Fall 2019: Identity; Colonialism
POLT/CSCR 310-14500-01: Politics of Identity. (ICC)- HU; LA; (ICC)- Social Sciences; Themes: Identities & Power and Justice. Tu/Th 9.25 a.m.
This course explores the relationships between race/racial identities and the political-economy of people’s lives from both a contemporary and historical perspective while also interrogating the concept of race itself. To this end, we will engage with such questions as: is race “real;” how did/does it impact people’s life chances; what are the social and psychological implications of thinking in terms of self/other, black/ white, similarity/ difference; do sex/ gender influence racial attitudes; can one be a color-blind antiracist; and why should such questions matter to you? Readings: Finnegan, William. Cold New World, Random House, 1999; Frankenberg, Ruth. White Women, Race Matters, Minnesota, 1997; Laymon, Kiese. How to Slowly Kill Yourself and Others in America, Agate, 2013, and Stuart, Andrea. Sugar in the Blood, Knopf, 2013. This is a discussion based class with an attendance policy. Requirements: 2 journals; mid-term and final concept papers.
POLT 32300-01/ CSCR 30700-01: Race & Colonialism. LA/SS. Tu/Th 2.35 p.m.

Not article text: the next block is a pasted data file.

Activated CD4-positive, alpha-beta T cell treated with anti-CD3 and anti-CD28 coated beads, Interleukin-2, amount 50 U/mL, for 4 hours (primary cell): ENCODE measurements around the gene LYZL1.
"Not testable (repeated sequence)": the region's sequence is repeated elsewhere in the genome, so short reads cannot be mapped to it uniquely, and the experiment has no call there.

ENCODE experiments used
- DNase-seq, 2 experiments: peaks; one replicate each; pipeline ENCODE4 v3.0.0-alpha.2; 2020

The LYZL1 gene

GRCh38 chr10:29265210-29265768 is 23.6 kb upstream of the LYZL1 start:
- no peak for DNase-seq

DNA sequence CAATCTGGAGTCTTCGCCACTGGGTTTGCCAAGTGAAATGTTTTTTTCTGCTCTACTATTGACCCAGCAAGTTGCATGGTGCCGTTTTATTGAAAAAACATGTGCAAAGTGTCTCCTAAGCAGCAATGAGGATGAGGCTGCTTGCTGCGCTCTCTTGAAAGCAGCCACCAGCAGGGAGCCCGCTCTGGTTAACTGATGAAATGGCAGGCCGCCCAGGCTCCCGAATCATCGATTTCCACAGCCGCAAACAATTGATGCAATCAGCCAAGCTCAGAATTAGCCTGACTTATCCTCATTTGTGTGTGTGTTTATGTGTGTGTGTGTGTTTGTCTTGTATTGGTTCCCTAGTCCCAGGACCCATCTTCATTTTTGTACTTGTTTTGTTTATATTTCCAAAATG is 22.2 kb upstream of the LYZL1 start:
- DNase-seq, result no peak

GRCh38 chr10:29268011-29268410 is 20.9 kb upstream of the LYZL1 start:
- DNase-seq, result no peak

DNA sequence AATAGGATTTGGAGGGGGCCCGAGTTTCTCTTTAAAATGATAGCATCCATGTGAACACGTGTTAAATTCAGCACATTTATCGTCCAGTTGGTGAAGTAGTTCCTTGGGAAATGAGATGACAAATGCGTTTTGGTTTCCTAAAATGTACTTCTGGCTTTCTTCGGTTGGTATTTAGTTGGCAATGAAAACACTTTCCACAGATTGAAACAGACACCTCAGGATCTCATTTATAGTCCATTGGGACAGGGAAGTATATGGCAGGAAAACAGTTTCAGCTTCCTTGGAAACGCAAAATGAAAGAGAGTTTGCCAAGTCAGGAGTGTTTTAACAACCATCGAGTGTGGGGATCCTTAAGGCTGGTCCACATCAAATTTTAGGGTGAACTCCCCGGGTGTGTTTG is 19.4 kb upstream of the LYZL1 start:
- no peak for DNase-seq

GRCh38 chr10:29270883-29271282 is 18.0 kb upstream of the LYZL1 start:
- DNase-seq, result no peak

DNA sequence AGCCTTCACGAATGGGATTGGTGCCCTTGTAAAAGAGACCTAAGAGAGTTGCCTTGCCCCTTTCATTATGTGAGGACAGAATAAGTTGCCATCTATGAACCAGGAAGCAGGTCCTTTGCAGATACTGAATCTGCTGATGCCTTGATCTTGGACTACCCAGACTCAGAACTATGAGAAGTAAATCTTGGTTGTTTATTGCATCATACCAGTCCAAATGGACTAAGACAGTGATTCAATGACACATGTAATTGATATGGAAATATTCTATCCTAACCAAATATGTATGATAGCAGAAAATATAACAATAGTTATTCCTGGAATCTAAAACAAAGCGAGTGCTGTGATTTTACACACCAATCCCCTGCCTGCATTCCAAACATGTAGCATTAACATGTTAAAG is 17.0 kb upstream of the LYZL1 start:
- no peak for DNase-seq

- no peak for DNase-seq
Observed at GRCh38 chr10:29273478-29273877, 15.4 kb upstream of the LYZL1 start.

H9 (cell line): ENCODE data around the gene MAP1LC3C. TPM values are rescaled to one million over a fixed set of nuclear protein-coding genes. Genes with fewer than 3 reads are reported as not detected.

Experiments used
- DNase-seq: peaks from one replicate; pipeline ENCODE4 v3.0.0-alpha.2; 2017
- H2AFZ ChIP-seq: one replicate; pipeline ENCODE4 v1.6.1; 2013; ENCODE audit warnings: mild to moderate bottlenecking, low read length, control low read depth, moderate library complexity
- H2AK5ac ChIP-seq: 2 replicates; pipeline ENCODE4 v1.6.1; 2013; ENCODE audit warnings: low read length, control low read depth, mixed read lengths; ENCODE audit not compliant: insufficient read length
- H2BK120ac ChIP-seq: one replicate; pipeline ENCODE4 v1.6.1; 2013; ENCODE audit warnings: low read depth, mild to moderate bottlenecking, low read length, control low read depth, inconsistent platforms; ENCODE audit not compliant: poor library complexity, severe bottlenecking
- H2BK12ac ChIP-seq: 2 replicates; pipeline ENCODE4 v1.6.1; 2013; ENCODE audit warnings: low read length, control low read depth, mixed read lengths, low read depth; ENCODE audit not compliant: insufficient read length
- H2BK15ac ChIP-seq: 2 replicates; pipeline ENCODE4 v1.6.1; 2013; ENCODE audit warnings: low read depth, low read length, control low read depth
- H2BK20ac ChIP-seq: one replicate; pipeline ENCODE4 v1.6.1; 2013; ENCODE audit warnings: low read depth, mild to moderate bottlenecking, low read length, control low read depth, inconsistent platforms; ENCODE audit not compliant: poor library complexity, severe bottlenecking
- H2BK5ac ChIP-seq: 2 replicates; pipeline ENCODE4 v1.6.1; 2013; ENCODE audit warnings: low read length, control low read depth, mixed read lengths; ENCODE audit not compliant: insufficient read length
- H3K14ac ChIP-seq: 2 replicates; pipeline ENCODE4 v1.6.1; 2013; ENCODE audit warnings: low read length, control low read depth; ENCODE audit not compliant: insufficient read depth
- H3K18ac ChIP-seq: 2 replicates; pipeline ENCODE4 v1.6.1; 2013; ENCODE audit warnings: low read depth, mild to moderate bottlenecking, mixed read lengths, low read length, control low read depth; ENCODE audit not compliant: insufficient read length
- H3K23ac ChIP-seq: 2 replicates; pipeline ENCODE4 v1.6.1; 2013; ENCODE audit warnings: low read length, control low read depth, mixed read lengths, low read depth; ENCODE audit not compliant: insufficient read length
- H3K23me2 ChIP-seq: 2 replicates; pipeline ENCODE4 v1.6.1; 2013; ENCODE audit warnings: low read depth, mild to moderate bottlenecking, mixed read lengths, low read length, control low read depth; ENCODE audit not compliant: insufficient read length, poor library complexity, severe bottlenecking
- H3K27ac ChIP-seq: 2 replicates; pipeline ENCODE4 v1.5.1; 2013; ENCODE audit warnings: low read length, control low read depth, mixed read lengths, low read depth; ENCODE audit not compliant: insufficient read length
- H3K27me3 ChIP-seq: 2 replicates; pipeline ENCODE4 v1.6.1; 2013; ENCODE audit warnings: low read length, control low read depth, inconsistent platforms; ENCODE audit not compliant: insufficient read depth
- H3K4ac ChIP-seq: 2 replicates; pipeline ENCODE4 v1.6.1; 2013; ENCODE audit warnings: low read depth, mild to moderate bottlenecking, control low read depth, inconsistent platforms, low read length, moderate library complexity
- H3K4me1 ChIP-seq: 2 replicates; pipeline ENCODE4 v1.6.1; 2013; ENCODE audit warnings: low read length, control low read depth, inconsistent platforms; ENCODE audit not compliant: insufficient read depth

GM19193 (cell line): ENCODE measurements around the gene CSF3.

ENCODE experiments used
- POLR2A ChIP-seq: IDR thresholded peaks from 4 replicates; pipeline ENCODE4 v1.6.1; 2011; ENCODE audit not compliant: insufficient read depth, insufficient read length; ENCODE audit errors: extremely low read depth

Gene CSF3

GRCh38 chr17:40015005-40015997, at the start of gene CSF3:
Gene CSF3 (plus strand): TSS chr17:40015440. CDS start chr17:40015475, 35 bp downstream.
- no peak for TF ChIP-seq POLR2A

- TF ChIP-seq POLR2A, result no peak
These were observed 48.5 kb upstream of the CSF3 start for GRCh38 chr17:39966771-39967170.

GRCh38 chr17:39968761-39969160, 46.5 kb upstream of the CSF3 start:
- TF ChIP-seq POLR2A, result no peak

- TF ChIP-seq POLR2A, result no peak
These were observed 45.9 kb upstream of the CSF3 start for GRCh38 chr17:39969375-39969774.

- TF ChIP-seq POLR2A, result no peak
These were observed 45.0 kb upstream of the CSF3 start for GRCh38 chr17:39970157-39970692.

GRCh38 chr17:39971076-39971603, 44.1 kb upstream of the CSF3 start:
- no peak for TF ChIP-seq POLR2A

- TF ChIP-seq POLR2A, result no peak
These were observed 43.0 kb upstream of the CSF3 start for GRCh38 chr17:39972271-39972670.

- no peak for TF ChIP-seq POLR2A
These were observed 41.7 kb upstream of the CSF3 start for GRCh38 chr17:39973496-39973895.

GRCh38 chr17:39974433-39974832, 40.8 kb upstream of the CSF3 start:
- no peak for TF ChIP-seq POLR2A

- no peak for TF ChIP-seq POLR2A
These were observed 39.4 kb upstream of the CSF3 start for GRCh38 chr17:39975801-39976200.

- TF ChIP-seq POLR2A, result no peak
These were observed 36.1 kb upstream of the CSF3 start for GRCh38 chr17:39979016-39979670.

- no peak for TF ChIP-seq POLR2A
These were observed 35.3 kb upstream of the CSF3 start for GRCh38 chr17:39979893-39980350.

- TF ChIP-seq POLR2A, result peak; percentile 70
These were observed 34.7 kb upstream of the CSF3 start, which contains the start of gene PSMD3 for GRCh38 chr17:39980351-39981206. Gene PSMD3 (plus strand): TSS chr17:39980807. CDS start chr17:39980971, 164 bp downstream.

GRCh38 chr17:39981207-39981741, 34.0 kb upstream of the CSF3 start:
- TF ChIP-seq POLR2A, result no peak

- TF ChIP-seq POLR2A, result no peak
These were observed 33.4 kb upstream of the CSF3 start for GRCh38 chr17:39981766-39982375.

Europe’s colonization of Latin America, Africa, and Asia began in the 15th century and ended in the 20th and it left behind a political and economic legacy of genocide, slavery and skewed patterns of capitalist “development.” Less visibly, it also passed on Eurocentric conceptions of racial, sexual and cultural differences reflected in such binaries as self/other, black/white, West/ non-West, and civilized/ barbaric. The course analyzes both aspects of colonialism: the political-economic and also the affective and psychological. In particular, we will focus on the intimate nature of colonialist violence and the psychic wounds it inflicted on both the colonized and the colonizer. Since colonialist notions of alterity (otherness/ difference) continue to shape contemporary constructions of racial identities, we will also study colonialism’s traces in the present and how some people in indigenous communities are resisting these. Readings: Conrad, Joseph. Heart of Darkness, Hesperus, 2004; Fanon, Frantz. Wretched of the Earth, Grove, 2005; Lowe, Lisa. The Intimacies of Four Continents, Duke University, 2015; Memmi, Albert. The Colonizer and the Colonized, Beacon Press, 1991 and Simpson, Leanne. Islands of Decolonial Love, Arbeiter, 2013. This is a discussion-based class with an attendance policy.